escape room: tournament of champions
Running time: 88 minutes. Rated PG-13 (violence, terror and strong language). In theaters.
The best thing about the “Escape Room” film series is that it gives audience members clear directions in the title about what they should immediately do: Escape. Room.
Get out of that theater and go see “Black Widow” instead. Run for your lives — and sanity!
That’s because it’s the rare horror franchise that satisfies zero criteria of what we want from a freaky movie. The first film was not particularly scary, campy, creative, suspenseful, shocking, satiric or gory. It was corporate Soylent Green that existed solely to cash in on a millennial trend. That 2019 movie was not a tough act to follow, and still somehow the sequel, “Tournament of Champions,” falls even further into the depths of drudgery.
Zoey (Taylor Russell) and Ben (Logan Miller), the only survivors of the deadly Escape Room, are back and hell-bent on revenge. Nobody believes their story about the evil Minos company, which puts unwitting humans in elaborate life-threatening scenarios for the entertainment of the rich. But Zoey won’t rest until she takes them down.
The duo travels to New York, where they believe Minos is secretly headquartered, and end up on a subway train at Canal Street. In the first of many highly predictable moves, the car just so happens to be yet another escape room.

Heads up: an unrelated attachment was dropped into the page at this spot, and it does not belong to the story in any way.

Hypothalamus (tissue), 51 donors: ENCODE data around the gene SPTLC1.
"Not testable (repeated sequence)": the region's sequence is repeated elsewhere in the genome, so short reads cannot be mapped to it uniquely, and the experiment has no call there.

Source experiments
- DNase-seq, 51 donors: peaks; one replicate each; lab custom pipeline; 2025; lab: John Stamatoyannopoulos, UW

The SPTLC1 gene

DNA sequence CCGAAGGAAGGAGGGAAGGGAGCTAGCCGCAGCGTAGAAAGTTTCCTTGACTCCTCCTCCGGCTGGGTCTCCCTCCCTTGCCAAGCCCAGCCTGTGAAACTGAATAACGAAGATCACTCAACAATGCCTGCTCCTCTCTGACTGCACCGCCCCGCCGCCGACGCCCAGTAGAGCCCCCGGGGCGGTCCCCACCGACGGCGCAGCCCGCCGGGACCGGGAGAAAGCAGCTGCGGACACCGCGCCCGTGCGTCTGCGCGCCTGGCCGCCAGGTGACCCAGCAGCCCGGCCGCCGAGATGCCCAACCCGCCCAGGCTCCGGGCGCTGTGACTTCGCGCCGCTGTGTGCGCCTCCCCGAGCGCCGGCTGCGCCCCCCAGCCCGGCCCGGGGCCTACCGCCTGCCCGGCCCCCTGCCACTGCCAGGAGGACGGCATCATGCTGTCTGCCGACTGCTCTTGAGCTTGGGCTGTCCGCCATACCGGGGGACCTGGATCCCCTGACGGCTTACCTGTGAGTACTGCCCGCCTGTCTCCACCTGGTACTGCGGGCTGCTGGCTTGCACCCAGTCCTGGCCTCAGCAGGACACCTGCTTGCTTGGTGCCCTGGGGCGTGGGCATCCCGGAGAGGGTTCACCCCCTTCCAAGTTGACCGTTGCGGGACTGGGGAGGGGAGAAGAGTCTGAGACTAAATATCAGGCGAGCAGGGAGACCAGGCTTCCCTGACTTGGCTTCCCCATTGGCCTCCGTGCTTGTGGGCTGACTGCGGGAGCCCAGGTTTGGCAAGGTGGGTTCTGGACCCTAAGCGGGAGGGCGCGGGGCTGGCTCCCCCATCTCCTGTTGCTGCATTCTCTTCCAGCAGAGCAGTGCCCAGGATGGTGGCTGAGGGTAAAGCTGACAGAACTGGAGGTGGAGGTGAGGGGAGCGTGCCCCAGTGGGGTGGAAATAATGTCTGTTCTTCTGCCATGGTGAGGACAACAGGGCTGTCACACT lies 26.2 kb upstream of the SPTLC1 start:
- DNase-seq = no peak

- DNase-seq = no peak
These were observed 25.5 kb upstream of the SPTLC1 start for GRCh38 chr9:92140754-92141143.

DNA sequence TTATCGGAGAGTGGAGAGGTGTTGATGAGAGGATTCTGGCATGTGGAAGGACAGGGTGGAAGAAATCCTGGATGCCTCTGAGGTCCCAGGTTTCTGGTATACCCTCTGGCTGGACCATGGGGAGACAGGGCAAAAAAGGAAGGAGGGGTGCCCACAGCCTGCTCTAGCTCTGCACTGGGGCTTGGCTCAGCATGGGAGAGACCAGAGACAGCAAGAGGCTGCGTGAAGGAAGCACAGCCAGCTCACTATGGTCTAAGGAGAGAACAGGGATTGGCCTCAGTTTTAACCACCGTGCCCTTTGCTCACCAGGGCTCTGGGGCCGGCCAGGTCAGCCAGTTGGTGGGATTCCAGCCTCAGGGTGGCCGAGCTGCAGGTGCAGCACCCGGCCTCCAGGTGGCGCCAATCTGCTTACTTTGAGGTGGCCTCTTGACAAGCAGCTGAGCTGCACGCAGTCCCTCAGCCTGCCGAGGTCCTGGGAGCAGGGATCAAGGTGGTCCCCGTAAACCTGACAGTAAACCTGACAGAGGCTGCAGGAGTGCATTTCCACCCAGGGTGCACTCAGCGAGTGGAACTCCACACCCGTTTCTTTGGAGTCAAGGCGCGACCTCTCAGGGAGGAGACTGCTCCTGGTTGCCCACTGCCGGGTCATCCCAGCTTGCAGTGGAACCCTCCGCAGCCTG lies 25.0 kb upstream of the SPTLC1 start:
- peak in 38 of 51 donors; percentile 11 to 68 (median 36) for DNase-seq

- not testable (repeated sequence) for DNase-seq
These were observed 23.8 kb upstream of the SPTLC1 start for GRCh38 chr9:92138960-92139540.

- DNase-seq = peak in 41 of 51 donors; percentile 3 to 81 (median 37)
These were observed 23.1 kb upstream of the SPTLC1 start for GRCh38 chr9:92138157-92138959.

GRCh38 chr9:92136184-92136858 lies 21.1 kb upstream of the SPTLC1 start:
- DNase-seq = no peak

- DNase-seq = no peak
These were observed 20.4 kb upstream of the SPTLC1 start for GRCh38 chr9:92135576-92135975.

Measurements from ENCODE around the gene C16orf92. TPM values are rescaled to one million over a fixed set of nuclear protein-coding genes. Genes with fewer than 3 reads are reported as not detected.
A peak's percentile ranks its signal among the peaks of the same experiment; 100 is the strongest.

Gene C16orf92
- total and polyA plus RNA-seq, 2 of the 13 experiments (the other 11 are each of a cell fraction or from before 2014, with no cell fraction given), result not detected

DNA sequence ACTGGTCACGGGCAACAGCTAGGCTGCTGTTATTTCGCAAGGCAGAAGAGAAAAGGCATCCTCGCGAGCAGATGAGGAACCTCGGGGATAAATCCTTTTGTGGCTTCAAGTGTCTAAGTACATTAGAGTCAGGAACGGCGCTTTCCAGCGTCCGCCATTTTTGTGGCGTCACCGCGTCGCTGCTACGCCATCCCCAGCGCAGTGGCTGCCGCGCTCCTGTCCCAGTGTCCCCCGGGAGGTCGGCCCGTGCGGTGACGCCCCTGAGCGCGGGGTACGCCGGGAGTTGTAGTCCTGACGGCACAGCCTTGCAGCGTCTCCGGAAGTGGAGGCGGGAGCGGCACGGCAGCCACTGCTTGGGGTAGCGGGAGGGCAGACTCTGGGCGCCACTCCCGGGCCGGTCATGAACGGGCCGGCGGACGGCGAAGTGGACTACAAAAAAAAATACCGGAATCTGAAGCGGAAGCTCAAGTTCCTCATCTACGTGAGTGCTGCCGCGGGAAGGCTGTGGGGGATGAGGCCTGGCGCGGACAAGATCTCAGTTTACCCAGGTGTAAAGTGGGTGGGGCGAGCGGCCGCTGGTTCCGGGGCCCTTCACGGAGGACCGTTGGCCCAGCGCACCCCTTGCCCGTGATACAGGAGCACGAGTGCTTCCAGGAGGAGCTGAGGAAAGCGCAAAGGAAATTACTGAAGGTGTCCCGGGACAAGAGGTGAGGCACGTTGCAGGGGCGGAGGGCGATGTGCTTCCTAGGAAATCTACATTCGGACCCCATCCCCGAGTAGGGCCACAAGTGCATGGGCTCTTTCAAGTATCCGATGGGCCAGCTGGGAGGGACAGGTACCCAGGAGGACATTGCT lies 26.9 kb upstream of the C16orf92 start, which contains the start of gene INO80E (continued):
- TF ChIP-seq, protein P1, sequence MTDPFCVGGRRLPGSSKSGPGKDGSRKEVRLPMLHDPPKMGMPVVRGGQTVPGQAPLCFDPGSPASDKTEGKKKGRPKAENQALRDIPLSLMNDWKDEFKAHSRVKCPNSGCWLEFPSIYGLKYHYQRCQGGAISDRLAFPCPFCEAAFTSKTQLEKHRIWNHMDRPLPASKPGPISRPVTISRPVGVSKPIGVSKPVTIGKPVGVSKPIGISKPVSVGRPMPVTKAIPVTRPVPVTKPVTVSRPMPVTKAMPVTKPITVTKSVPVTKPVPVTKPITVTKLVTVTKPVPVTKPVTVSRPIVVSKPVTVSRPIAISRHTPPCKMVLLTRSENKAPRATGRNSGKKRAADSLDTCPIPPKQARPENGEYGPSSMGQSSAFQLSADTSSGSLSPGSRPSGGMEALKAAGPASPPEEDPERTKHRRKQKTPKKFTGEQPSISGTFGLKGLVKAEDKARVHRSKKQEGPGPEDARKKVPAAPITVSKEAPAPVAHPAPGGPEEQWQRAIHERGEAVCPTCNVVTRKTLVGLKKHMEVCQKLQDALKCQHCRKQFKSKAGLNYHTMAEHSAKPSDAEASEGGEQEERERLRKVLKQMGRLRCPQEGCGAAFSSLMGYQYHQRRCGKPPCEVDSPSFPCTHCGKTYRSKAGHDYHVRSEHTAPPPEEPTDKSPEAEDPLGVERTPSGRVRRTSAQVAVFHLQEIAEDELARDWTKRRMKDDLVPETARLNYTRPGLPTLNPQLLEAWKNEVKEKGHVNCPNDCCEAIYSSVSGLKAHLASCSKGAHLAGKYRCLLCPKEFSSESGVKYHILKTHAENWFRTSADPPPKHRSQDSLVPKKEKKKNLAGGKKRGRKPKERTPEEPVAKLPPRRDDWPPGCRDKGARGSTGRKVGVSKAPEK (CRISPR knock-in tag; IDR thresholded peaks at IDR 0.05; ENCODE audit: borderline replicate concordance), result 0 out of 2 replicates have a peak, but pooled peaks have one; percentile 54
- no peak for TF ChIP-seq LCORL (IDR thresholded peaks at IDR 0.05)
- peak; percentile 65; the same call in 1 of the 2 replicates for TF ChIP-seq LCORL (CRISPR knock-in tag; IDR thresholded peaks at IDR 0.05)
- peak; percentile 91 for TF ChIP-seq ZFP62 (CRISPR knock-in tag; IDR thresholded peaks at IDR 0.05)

“Minos found us,” says Zoey. “Did you say Minos?” a different passenger responds. “No. Not again!”
Everybody on the train, we learn, is a traumatized previous escape-room participant.
“So that makes this — what? — the tournament of champions?” Zoey surmises. Don’t believe the IMDB page. The dialogue of “Escape Room” had to be written by director Adam Robitel’s 12-year-old nephew.
As these champions are experienced with the dangerous challenges, they solve the clues to advance very fast. Too quickly, if you ask me. Instantaneous problem solving is forgivable in “The Da Vinci Code” because Robert Langdon is a world-renowned genius. These guys work in retail.
The environments are less cool this time around and remain totally unrealistic. There’s a giant underground bank, a beach complete with lighthouse and a re-creation of a New York street corner. There is a big emphasis on the sensations of burning and drowning. They get singed by lasers, melted by acid rain and electrocuted by touching a subway rail. Meanwhile, I got exhausted by a movie.
The ending borrows a page from the TV show “Lost.” Just when you think they’ve finally made it off the island — or out of the escape room — we’re right back to where we started.
Which unfortunately means more “Escape Room” sequels.
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